The current competitive trend that has lapped Sprint, once the only operator with 'wideband spectrum', is the use of 802.11ac Wi-Fi and preparing for or starting deployments for LTE-Fi or unlicensed cognitive radio/interference-mit... technology enhanced local cell/smallcell LTE with both LTE and WiFi fan out to individual users/points.

    Sprint would now be the "me too" follower of this trend behind T-Mobile, Verizon. However, Sprint has been poorly organized to take on that challenge. They needed someone like Steve Jobs to kick their behinds many years ago to push them on the right track. Sprint certainly didn't listen much to what I wrote over the years.
    Dec 21, 2014. 07:15 PM | Likes Like |Link to Comment
  • ParkerVision: Investors Need To Watch Both The Courts And The USPTO Over Next 18 Months [View article]
    Your windmill must tilt towards lollipops and fairy tales.
    Dec 21, 2014. 06:57 PM | Likes Like |Link to Comment
  • ParkerVision: Investors Need To Watch Both The Courts And The USPTO Over Next 18 Months [View article]
    Why entertain that improbability? PTAB did what has been expected of them. They will give Parkervision a fair chance to enlighten the judges that they a) have evidence that Qualcomm's circuit operates in a manner consistent with the Markman claims construction and yet are not invalidated by the overwhelming body of prior art. PRKR failed to live up to standards of proof in the District Court case. The PTAB panel is far better versed in communications technology and prior art. PRKR's technology has never taught a clear method and yet what they allege to teach goes outside the bounds of the rules of basic signaling. Those rules are bound by the laws of physics that have been tested beyond reproach. Any worthy physics student understands well enough that laws that are easily proven are far more reliable than the 'law' that the sun always rises.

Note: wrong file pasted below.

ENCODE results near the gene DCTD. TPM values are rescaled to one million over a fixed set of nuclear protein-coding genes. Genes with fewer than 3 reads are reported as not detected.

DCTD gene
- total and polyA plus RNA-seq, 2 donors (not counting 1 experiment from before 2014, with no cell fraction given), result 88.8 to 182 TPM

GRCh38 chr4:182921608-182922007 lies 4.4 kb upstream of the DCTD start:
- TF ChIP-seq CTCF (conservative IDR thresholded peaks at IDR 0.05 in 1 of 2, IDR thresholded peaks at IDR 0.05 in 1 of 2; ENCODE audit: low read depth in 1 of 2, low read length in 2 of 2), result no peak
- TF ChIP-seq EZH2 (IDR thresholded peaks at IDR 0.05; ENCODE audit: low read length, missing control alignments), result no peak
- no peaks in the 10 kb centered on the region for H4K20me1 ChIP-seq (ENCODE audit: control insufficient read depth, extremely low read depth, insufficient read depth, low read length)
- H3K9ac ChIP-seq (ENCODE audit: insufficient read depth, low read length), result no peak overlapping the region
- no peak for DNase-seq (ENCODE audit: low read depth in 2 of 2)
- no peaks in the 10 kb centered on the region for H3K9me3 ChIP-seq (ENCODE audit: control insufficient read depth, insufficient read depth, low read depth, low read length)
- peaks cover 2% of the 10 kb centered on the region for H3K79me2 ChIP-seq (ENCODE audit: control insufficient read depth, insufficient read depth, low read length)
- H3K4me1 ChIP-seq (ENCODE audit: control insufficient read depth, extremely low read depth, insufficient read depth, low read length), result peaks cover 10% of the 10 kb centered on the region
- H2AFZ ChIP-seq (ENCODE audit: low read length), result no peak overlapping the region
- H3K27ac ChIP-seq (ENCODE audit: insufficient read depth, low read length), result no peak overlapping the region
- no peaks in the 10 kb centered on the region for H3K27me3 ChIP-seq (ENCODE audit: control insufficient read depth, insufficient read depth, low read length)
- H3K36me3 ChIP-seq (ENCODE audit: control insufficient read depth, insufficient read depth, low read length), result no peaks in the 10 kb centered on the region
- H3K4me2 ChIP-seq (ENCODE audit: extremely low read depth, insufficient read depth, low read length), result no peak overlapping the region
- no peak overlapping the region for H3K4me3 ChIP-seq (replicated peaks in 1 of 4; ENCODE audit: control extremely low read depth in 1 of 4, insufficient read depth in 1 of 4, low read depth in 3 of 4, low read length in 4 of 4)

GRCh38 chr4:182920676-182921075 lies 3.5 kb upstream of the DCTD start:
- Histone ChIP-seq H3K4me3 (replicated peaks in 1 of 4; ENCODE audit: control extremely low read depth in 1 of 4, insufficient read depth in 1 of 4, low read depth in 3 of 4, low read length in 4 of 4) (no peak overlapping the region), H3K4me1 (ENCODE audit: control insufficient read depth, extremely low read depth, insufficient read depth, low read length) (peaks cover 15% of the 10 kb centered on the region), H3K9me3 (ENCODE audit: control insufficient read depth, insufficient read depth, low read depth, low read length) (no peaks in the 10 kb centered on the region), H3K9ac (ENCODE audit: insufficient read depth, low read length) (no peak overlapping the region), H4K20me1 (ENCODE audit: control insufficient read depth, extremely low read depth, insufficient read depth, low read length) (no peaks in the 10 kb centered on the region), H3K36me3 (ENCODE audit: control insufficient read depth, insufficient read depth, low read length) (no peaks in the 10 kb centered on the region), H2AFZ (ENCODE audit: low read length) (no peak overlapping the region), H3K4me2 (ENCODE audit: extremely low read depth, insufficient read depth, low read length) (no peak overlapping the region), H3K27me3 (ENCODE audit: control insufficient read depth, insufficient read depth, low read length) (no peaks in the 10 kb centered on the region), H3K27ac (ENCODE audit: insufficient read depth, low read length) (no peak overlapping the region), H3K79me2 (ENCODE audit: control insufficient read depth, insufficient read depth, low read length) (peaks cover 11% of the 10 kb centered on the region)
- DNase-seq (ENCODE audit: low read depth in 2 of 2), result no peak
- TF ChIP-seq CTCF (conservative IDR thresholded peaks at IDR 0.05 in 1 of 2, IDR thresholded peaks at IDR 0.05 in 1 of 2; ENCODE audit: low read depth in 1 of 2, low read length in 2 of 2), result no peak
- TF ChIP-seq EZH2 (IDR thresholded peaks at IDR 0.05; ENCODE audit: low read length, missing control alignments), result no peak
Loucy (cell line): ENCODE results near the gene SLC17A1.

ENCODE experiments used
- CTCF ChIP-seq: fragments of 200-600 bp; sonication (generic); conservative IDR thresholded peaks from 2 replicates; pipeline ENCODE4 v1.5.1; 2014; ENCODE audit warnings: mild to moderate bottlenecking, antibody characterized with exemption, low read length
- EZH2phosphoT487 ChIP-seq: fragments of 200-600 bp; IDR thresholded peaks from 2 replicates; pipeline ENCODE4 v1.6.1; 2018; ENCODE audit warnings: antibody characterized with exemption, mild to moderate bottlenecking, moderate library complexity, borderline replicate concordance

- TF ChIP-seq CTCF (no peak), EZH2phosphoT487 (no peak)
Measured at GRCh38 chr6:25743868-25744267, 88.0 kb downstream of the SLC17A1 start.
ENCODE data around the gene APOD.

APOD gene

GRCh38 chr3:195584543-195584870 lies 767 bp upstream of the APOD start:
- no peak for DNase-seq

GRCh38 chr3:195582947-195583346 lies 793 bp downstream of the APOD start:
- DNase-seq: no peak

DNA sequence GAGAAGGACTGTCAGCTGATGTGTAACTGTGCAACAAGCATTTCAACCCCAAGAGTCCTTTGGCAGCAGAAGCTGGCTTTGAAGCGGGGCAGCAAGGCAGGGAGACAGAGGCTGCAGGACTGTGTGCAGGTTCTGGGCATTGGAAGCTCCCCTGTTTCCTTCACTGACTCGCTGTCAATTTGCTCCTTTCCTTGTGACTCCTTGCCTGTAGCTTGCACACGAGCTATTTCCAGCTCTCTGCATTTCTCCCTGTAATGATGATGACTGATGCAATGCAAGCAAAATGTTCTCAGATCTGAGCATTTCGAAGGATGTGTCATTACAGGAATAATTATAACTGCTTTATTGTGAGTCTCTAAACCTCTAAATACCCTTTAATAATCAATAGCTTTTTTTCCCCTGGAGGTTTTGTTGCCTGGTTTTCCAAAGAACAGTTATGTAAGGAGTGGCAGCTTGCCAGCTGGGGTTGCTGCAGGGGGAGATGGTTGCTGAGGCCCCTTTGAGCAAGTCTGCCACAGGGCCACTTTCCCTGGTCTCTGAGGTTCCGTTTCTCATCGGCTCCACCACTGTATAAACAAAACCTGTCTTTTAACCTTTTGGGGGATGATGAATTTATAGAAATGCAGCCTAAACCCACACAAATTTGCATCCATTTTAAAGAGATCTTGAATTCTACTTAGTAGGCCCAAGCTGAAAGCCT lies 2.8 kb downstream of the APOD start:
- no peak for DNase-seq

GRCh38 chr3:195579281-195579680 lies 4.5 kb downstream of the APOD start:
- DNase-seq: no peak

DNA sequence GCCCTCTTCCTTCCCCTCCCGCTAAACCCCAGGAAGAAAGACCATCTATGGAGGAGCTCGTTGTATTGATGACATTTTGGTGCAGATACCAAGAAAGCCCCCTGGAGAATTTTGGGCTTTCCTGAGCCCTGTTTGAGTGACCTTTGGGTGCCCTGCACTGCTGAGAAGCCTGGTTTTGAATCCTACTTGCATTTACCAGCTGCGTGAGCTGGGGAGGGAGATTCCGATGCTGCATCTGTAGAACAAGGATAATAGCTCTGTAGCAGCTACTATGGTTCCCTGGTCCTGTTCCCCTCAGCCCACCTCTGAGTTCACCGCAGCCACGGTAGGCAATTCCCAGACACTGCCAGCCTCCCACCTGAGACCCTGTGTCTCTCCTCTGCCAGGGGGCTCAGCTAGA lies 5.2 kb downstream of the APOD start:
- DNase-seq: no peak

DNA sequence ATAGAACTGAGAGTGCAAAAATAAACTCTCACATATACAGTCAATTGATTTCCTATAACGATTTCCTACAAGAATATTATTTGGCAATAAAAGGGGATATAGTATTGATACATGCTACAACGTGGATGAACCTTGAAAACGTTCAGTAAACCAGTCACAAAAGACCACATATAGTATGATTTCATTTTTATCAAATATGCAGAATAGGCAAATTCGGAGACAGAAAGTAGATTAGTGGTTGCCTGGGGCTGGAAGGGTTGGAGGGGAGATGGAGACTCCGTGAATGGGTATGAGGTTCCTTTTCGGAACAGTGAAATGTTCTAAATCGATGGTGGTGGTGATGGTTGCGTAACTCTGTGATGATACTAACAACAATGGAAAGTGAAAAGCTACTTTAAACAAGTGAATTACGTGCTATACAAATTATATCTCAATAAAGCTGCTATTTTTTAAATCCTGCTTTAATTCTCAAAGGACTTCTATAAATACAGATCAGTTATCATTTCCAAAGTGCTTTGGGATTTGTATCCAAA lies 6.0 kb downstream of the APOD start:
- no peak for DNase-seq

Dec 21, 2014. 06:56 PM | 1 Like Like |Link to Comment
  • ParkerVision: Investors Need To Watch Both The Courts And The USPTO Over Next 18 Months [View article]
    In a nutshell, the PTAB ruling, although preliminary, holds that there is reasonable likelihood that the independent claims of Parkervision's core '551 patent is anticipated by prior art and, thus invalid.

    Parkervision's CEO, Jeff Parker, gave a perfunctory response, mentioning that one claim is omitted from the ruling. A reading of the claims and PTAB ruling show this is no saving grace: the independent claims judged reasonably likely to be invalid cover the basic methods Parkervision's portfolio of patents is built. The entire house of cards will tumble down if PTAB rules as it looks likely.
    Dec 20, 2014. 09:53 AM | 2 Likes Like |Link to Comment